STATEMENT: Apple supports Right to Repair after years of opposition

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SACRAMENTO, Calif. — In an unexpected about-face, Apple announced on Wednesday that it supports  the Right to Repair Act moving through the California Legislature. For years, Apple has been one of the most visible opponents of repair access, lobbying against giving consumers and independent repair shops what they need to fix devices. However, with the Right to Repair movement gaining recognition and support — and leading to laws in other states — Apple has reversed course and commended SB 244 for striking the right balance between “consumer choice and reliable repairs.”

Senate Bill 244, authored by state Sen. Susan Eggman, will provide consumers and independent repair shops the tools, parts and repair information they need to fix broken electronics and appliances. The California State Assembly is currently debating the bill, with a vote in the Assembly Appropriations Committee expected next week.

Advocates have been pushing for Right to Repair legislation in California for five years. Similar bills have died in the Senate Appropriations Committee the past two years after intense industry lobbying efforts against their passage. But public support for the Right to Repair in the state has grown alongside a swell of national momentum. New York, Colorado and Minnesota all passed their own Right to Repair laws in the past year. 

In response to Wednesday’s announcement from Apple, CALPIRG State Director Jenn Engstrom made the following statement

“When you buy something, you should be able to do what you want with it. But when it comes to repair, for too long, electronics manufacturers have made it difficult to live by that core principle. We commend Apple for correcting course on Right to Repair. This move by one of the biggest tech companies in the world is a sign that the Right to Repair is an idea whose time has come. Now, California’s legislators need to fix our laws so we can fix our stuff.” 

Nathan Proctor, PIRG’s national Right to Repair campaign director, added: 

“Apple’s reversal of its long-standing opposition to Right to Repair is a direct result of the dedication of our scrappy band of advocates, tinkerers and fixers. Credit should go to people like the small business owners who had to close down their repair shops to drive hours to places like Sacramento in order to explain how repair restrictions impact them and their customers. This campaign is built off regular people who know that the Right to Repair is the right thing to do, and took action in the face of resistance from the biggest companies in the world. Thanks to the incredible work of CALPIRG and our California Right to Repair coalition, we’re closer than ever to a more fixable world.”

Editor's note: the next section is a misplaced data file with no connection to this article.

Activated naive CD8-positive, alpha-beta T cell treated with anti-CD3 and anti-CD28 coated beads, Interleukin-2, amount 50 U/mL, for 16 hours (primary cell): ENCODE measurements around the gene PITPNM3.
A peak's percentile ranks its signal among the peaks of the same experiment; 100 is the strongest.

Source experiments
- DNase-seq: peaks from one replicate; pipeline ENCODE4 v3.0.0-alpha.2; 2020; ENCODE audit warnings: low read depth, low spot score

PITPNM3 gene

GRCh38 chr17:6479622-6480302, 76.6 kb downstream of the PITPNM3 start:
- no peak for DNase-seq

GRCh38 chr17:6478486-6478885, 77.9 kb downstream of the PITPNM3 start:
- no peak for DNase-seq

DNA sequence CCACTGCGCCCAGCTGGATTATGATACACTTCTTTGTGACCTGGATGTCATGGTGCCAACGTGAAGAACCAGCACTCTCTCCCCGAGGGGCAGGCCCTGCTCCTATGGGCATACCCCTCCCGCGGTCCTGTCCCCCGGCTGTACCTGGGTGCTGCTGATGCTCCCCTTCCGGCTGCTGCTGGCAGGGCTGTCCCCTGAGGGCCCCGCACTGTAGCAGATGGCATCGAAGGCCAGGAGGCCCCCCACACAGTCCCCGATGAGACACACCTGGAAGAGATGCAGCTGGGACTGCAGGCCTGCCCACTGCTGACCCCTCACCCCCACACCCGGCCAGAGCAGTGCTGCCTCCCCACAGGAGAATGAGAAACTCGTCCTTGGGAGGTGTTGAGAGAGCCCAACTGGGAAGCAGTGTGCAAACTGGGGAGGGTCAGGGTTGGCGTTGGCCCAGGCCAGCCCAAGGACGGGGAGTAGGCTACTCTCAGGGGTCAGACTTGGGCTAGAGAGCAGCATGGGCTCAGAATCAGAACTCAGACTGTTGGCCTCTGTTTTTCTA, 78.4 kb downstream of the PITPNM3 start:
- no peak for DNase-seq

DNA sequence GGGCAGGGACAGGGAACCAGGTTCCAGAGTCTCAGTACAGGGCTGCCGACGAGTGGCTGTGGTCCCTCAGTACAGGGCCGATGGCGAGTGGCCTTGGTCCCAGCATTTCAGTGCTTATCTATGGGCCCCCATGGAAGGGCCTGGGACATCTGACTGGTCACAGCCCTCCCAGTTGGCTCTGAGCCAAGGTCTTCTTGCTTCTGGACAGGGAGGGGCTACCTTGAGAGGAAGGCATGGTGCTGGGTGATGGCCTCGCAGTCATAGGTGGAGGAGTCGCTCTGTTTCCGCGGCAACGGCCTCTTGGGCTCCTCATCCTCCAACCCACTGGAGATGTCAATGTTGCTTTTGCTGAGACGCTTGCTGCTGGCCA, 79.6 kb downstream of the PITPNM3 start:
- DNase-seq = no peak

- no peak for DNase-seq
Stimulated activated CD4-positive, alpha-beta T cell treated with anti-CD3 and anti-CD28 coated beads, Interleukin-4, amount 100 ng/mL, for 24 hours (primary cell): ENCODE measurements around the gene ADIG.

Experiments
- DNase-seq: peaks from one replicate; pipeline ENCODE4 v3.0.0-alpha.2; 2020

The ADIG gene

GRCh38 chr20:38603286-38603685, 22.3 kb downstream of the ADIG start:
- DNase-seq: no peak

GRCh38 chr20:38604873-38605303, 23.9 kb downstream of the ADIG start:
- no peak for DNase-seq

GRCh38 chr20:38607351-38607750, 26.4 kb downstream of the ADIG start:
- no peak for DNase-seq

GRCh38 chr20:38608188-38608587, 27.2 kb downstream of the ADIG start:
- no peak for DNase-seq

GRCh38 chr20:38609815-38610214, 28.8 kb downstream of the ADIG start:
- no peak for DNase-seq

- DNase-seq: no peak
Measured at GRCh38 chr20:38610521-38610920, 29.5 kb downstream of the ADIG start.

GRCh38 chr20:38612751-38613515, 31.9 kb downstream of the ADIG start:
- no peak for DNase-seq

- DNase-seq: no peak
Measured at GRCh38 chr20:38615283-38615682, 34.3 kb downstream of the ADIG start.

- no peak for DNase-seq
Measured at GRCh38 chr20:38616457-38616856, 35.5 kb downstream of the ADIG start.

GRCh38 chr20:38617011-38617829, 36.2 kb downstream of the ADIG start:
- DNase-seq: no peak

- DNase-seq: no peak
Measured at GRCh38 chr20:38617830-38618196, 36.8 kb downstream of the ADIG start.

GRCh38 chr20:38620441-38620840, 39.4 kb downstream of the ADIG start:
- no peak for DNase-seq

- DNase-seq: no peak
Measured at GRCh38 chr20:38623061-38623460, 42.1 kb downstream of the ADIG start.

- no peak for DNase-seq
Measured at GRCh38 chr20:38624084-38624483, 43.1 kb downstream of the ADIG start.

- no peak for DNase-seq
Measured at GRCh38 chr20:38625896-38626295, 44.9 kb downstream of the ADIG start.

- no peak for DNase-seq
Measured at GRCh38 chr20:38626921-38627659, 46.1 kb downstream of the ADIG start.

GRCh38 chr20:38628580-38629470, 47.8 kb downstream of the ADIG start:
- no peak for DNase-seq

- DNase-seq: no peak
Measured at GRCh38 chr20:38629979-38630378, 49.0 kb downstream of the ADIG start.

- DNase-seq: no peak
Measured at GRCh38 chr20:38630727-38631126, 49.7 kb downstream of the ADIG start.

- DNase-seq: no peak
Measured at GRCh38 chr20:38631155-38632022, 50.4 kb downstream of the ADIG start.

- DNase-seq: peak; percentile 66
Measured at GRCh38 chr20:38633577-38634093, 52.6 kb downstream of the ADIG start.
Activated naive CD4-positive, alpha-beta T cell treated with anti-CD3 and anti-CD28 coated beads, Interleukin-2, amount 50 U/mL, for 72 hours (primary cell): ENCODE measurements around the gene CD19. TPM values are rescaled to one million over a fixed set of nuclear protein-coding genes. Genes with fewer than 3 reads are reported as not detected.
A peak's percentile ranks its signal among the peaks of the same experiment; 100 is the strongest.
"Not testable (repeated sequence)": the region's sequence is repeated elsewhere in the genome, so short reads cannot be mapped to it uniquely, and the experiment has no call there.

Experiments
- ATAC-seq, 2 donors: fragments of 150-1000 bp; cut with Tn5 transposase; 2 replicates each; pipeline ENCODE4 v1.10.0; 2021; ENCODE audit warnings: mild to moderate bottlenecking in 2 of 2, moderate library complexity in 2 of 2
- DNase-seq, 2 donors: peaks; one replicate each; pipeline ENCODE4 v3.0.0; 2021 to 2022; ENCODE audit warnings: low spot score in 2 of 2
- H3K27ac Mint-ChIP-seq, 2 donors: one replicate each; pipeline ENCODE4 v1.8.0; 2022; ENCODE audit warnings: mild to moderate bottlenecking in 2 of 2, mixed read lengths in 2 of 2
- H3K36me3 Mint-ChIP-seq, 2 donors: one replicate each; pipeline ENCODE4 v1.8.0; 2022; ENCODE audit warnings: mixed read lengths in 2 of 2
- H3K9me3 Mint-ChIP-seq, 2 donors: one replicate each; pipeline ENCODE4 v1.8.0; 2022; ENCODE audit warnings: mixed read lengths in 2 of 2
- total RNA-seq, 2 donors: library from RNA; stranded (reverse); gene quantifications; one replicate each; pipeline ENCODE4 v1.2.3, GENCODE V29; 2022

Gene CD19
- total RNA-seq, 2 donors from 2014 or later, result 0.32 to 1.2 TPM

Nick Lapis, Director of Advocacy for Californians Against Waste, a co-sponsor of SB 244, added:

“Apple isn’t just a leader in the industry, they are also one of the biggest homegrown companies in California, so they carry a lot of weight in the halls of the capitol. Having their support is a game-changer for Right to Repair policy broadly, and for SB 244 specifically. It’s inspiring to see that Senator Susan Eggman’s tenacity, coupled with pressure from the passionate community of repair advocates, was able to get a behemoth the size of Apple to not only change their longstanding policy but to also buck the rest of the industry. The Right to Repair train is leaving the station, and it’s time for the rest of Silicon Valley to hop on!”

Liz Chamberlain, iFixit’s Director of Sustainability, a cosponsor of SB 244 added:

“It’s not just about providing parts and tools for repairs; it’s about empowering consumers to make environmentally responsible choices. Right to Repair has been building momentum in Big Tech’s backyard. It’s about time Apple opens the front door.”

CALPIRG staff and volunteers with Senator Susan Eggman and our partners at Californians Against Waste and the Electronic Frontier Foundation calling for the Right to Repair.Photo by Staff | TPIN